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This is why I wrote a letter to the CEO of a major Automotive company recently……

You will not enjoy this letter!   In fact I believe it may be the worst letter you have received this year – so far!!!!!.  It may possibly make you annoyed and frustrated.    

The issue I want to highlight with you is my poor, poor customer experience.  And customer experience is different to customer service, which I will allude to at the end of the letter. 

The Issue:

Desperately desperately, poor Customer Experience received at (Dealership)

The Circumstances:

I am in the market for a new SUV.  

Over Christmas we were in Norway and drove 1500km in a hired (vehicle.)   I had never considered the (vehicle) until I drove it.    What a brilliant vehicle.   We need one of these we thought!

It stored with ease all our hiking equipment that we took with us, and used in Norway.

I was seriously impressed with the  vehicle.   So much so, that upon my return from Norway, I made an enquiry with (dealership), the day after I arrived home. 

I received a reply from ‘Salesperson 1’ – e-mail attached.   Excellent I thought.   I replied to his e-mail as to what I was desiring.   I didn’t hear back as to having a meeting on the 29th December. 

On the 29th December I sent another e-mail asking if we were on for a meeting that afternoon.  I received no reply. 

On the 30th, Janelle and I drove to (city) to look at the vehicle.  (I was definitely interested!)

We walked into the showroom.  There were about 4 – 5 staff members in the glass office. 

They looked at us. 

We looked at them!

We walked around.

We saw a gentleman come out from the glass office and thought (hoped) he may come and talk with ask and offer help.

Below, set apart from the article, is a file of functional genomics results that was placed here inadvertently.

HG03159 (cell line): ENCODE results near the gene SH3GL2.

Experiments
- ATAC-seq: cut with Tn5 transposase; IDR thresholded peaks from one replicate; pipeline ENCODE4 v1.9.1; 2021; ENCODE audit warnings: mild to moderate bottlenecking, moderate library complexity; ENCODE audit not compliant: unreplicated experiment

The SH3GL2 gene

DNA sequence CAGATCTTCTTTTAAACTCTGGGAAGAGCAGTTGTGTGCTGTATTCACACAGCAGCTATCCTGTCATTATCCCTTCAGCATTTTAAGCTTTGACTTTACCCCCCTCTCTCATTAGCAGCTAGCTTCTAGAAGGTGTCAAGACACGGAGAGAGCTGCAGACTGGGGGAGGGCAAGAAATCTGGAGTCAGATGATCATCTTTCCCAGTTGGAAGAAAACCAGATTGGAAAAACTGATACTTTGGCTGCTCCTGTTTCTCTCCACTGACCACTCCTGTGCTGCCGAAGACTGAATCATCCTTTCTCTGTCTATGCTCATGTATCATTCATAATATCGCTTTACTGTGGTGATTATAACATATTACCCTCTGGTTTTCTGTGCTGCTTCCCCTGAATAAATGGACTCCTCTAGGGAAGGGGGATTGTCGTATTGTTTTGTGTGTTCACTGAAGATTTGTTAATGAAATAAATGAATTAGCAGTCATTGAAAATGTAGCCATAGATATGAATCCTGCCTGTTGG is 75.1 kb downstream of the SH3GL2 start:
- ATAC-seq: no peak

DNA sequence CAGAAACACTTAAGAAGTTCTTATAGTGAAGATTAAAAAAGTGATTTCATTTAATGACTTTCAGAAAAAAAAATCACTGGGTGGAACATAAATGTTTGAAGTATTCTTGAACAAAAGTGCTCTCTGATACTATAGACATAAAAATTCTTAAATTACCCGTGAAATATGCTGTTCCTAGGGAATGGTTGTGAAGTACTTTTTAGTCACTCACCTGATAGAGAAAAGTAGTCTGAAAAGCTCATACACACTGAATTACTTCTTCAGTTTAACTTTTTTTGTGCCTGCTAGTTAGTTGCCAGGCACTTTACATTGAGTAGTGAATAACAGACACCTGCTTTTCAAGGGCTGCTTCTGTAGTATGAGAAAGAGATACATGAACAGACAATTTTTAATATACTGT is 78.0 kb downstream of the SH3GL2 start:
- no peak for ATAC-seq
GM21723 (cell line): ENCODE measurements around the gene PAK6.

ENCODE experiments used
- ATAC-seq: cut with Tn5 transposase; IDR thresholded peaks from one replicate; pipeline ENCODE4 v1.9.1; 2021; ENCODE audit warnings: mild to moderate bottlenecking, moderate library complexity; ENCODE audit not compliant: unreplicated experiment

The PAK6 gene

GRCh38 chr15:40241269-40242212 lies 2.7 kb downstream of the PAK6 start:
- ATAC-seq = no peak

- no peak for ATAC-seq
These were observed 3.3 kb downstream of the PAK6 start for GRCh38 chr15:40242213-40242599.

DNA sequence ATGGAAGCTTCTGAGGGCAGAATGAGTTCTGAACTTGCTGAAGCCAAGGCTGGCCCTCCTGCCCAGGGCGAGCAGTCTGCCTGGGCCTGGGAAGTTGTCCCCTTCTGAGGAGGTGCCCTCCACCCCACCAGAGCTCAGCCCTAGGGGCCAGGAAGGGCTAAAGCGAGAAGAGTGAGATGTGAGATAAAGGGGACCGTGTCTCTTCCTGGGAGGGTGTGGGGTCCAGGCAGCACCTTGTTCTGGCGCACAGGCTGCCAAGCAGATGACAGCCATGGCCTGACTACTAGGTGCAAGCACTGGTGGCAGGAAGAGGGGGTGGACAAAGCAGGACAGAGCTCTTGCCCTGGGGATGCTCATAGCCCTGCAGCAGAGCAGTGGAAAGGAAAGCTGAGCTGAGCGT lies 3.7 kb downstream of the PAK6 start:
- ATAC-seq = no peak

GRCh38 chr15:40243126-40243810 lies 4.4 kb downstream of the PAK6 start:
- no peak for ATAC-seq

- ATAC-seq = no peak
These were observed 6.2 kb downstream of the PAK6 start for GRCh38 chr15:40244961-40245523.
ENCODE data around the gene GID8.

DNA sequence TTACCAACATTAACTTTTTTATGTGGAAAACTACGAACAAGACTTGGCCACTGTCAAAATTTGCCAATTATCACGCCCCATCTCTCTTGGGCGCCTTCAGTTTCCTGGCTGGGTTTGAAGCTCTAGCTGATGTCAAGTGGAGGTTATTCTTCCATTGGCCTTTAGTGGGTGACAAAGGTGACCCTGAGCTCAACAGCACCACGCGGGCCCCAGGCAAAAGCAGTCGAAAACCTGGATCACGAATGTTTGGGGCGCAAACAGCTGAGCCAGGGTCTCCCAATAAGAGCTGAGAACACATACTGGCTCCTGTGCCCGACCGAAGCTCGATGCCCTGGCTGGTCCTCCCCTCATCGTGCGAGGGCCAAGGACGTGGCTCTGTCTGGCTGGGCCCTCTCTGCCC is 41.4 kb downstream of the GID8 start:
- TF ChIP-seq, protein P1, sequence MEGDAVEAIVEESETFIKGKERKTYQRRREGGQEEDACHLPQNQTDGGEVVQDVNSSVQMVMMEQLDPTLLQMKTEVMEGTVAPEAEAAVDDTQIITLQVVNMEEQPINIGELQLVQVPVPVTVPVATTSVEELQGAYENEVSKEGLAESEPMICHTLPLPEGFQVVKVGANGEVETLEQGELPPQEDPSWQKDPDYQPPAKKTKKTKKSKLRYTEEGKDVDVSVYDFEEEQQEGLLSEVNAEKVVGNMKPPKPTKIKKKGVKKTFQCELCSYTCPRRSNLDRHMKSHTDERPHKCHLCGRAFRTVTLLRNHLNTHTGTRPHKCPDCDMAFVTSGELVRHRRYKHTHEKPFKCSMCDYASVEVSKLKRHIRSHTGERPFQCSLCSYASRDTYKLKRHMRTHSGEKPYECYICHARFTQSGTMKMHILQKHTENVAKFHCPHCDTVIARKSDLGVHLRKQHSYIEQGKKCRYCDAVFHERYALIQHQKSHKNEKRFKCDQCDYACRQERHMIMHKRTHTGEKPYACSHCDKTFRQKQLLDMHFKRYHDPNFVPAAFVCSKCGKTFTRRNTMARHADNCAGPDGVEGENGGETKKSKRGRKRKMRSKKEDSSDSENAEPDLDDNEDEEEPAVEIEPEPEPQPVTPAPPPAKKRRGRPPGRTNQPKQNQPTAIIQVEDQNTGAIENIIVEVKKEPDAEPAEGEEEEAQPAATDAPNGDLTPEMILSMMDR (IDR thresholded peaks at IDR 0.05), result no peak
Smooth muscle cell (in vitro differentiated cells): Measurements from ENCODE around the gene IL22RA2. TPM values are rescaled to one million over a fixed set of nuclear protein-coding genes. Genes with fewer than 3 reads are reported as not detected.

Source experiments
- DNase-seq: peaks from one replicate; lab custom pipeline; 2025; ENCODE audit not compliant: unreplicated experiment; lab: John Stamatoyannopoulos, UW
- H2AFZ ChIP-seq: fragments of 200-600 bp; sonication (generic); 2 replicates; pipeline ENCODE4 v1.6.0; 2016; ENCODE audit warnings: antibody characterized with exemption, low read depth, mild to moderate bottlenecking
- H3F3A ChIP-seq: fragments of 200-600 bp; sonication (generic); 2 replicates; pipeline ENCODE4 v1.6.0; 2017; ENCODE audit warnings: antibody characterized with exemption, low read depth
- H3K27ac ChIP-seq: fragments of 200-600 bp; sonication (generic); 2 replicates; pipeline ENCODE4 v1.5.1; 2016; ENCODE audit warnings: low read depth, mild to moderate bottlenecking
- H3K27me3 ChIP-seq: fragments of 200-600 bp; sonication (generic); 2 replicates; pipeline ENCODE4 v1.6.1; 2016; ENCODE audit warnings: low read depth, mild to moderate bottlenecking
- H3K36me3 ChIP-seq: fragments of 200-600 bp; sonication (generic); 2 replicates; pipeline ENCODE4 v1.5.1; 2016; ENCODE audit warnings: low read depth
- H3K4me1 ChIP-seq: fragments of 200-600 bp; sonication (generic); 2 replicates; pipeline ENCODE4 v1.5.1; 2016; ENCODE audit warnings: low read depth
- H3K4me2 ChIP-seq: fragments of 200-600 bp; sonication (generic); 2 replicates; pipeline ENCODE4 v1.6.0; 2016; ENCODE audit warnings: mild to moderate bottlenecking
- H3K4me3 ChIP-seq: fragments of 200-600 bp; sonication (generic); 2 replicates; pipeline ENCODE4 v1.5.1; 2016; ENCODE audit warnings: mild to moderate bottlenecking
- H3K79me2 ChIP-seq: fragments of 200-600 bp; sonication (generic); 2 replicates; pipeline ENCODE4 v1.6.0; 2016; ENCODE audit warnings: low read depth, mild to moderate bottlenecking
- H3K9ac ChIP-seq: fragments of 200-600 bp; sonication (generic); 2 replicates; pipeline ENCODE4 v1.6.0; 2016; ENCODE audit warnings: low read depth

He walked past without saying a word.  I don’t know where he went.

We walked around the showroom some more. 

(Salesperson 2) came out and said hello and asked us how our Christmas was? 

I replied, and then asked him the same question.  I was stunned at Salesperson 2’s negative reply.   An interesting start to the sales conversation! 

The conversation lapsed. 

There was an awkward silence. 

I waited for Salesperson 2 to talk.

In the end I lead the conversation and let him know why we were there.

Further silence.  I was wondering what was happening.

I ascertained that Salesperson 2 had only been in the branch a few weeks.  He had previously come from working in a bank.  Probably in the bank they are not taught to sell.

It appeared that Salesperson 2 possibly had no real sales training whatsoever.

I asked him what sales training he had been given.  

You’d be amazed at his reply!

I felt very sorry for him, because he was out of his depth.

I have no issue if he didn’t know the full extent of the product.  That can be found out and rectified.

What surprised me was the lack of rapport building and finding out what we really needed and wanted, in our vehicle.

Salesperson 2 went away to find out more about the model I was after. 

Where the Sale was lost.

What he did next was tantamount to throwing the sale away. 

When he returned, he spoke only with me and didn’t engage with Janelle at all.

This I believe is basic sales, and I teach my clients that you ignore the female part of the equation ‘at your peril.’